The campaign has been created by Crispin Porter + Bogusky, with Microsoft investing $300m (£176m) in the global push. The aims are to take back some of the ground gained by Apple with its long-running Mac vs PC ads, as well as to reassure customers over the new Windows Vista operating system.
The UK ad campaign is the biggest in Microsoft's history. The company said it would celebrate the "diverse range of PC users across the UK". The ads will also emphasise Windows' ability to be used on PCs and mobiles.
The creative is based on ads made for the US featuring ordinary PC users as well as celebrities, including Pharrell Williams and Eva Longoria. In the UK, the ordinary people in the ads will be from the UK, although the US celebrities will still appear.
John Curran, who heads Windows for Microsoft UK, said: "The first stage of this 'Real PC' campaign is deliberately designed to address the misconceptions that our competitors have built around PC users.
"With nearly one billion users and 90% of the PC market globally, we're celebrating the rich diversity of Windows' users and the extraordinary connectedness they all enjoy."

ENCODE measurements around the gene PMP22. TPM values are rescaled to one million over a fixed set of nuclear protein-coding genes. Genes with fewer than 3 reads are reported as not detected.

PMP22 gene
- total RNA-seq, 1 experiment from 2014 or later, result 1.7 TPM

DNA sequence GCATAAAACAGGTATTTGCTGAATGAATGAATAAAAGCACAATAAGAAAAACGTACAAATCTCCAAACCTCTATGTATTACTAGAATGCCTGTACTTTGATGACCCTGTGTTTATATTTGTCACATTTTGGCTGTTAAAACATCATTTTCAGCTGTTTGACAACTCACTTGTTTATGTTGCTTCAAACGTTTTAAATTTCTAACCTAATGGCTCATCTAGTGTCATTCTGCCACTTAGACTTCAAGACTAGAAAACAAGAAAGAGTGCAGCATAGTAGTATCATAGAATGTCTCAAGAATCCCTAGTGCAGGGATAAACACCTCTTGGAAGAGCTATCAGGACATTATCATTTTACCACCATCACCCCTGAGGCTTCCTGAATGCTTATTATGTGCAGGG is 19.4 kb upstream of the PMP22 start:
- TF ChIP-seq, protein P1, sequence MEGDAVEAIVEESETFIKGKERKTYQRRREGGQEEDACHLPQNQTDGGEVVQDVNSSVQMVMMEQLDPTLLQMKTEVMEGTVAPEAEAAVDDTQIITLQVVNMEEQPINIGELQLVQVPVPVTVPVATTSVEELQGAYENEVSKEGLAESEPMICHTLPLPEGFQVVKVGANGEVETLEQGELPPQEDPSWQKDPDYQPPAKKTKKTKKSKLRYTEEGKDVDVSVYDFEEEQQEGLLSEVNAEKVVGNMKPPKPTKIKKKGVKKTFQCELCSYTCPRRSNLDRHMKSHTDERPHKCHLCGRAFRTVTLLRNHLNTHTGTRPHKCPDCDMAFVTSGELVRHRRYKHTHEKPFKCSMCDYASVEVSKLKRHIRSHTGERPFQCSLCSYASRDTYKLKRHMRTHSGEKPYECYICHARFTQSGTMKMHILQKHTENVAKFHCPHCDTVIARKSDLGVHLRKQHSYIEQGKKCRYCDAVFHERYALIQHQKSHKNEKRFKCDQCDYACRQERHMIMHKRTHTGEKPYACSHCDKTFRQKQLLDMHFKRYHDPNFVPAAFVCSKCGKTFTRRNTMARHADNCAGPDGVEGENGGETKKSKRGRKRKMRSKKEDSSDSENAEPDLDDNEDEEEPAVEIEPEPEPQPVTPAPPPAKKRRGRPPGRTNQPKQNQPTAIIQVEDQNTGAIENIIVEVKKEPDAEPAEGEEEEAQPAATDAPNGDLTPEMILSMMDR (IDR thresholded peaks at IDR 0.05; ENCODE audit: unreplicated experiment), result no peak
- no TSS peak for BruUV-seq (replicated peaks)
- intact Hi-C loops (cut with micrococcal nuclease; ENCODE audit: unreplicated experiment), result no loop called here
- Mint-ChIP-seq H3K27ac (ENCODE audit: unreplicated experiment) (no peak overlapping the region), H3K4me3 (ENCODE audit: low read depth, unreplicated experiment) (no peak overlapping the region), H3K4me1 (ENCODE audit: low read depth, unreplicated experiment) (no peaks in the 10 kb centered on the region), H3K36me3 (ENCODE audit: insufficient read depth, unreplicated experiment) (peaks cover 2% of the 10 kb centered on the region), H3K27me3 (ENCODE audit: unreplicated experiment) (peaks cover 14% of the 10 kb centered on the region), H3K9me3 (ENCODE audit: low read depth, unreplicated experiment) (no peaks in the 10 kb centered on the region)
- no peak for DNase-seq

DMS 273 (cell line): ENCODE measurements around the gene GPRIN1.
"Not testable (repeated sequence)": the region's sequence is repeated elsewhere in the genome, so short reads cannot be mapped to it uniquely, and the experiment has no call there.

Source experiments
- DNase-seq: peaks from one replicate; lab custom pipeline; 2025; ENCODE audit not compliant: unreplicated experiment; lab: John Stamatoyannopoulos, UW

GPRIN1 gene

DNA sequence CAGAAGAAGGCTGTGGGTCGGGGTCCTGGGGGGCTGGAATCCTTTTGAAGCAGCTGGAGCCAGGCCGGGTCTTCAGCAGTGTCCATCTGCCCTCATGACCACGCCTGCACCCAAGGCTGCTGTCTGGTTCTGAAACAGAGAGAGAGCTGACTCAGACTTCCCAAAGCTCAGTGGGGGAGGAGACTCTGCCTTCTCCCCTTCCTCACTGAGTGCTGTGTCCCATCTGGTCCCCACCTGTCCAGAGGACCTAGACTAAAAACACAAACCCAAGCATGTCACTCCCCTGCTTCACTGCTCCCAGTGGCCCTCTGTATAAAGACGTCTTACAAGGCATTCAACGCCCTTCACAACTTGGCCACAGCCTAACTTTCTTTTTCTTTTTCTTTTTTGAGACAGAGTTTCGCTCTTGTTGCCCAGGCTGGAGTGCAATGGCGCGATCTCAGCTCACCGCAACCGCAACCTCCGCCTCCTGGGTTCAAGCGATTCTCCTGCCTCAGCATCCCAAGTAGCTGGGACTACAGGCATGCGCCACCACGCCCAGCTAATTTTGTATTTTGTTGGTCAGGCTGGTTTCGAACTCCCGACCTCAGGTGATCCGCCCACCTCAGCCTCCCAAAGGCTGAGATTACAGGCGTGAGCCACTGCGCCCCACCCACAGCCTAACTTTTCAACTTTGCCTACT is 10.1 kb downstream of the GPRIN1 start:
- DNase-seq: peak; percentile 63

The US campaign kicked off with a number of ads featuring comedian Jerry Seinfeld and Microsoft founder Bill Gates. The campaign had mixed reviews, with some people admiring the company for trying something different and quirky, and others criticising it for responding to Apple's marketing strategy.
Part of the UK campaign will encourage PC users to visit the windows.co.uk website, where they can upload 'I'm a PC' moments to a website. There will also be a video pod touring the country, which will let people record messages. Microsoft said that some of these could end up being used in later advertising campaigns online, on television and in outdoor ads.
UK media planning and buying is by Universal McCann.